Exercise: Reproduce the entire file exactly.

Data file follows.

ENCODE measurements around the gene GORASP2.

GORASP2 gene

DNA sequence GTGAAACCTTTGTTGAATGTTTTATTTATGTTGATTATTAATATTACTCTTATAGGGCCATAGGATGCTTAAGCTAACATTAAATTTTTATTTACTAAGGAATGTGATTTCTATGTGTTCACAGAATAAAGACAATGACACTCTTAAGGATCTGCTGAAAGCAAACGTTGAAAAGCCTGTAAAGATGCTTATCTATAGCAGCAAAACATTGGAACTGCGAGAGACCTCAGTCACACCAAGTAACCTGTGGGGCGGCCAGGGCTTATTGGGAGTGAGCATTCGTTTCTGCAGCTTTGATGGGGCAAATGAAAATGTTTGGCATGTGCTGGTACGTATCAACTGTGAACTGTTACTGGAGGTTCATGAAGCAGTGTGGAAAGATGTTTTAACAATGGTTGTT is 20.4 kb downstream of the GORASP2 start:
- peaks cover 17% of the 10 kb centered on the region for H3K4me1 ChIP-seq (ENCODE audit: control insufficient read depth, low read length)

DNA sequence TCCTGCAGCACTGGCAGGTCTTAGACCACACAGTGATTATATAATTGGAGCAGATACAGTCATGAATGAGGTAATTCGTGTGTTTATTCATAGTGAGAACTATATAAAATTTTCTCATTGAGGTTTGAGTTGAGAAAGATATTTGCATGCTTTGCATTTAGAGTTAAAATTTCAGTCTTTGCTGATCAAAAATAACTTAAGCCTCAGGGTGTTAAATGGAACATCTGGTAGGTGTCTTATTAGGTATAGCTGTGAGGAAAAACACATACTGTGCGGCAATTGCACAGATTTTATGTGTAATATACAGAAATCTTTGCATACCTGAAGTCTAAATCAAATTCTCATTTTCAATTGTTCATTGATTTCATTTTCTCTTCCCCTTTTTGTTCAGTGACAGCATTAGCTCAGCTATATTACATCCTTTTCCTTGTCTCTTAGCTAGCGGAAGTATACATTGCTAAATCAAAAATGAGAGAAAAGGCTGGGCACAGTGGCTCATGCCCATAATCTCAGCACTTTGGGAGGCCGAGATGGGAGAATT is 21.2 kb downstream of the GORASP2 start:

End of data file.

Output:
ENCODE measurements around the gene GORASP2.

GORASP2 gene

DNA sequence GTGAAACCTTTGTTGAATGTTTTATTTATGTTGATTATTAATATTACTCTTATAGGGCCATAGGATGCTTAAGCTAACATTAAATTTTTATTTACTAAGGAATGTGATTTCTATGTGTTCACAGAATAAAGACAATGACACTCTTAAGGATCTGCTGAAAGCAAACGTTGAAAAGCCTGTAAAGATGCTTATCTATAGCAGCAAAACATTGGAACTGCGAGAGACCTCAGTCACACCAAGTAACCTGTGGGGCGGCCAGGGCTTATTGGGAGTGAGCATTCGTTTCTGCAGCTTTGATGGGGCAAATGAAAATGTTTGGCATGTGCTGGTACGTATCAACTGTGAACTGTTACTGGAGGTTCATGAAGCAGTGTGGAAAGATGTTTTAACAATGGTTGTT is 20.4 kb downstream of the GORASP2 start:
- peaks cover 17% of the 10 kb centered on the region for H3K4me1 ChIP-seq (ENCODE audit: control insufficient read depth, low read length)

DNA sequence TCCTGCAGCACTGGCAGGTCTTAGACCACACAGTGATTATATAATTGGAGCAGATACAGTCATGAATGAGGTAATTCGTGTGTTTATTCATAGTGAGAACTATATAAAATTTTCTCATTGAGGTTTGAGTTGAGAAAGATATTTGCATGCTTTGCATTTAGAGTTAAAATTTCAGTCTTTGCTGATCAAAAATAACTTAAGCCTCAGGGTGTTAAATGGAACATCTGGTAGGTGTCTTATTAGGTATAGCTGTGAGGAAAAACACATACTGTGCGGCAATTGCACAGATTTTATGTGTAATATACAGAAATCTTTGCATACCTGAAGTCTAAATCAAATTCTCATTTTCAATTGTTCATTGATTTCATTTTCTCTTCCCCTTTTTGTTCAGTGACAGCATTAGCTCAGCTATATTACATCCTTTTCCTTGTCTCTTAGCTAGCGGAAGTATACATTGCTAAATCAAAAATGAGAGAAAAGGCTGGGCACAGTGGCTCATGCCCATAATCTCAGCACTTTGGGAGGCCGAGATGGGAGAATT is 21.2 kb downstream of the GORASP2 start: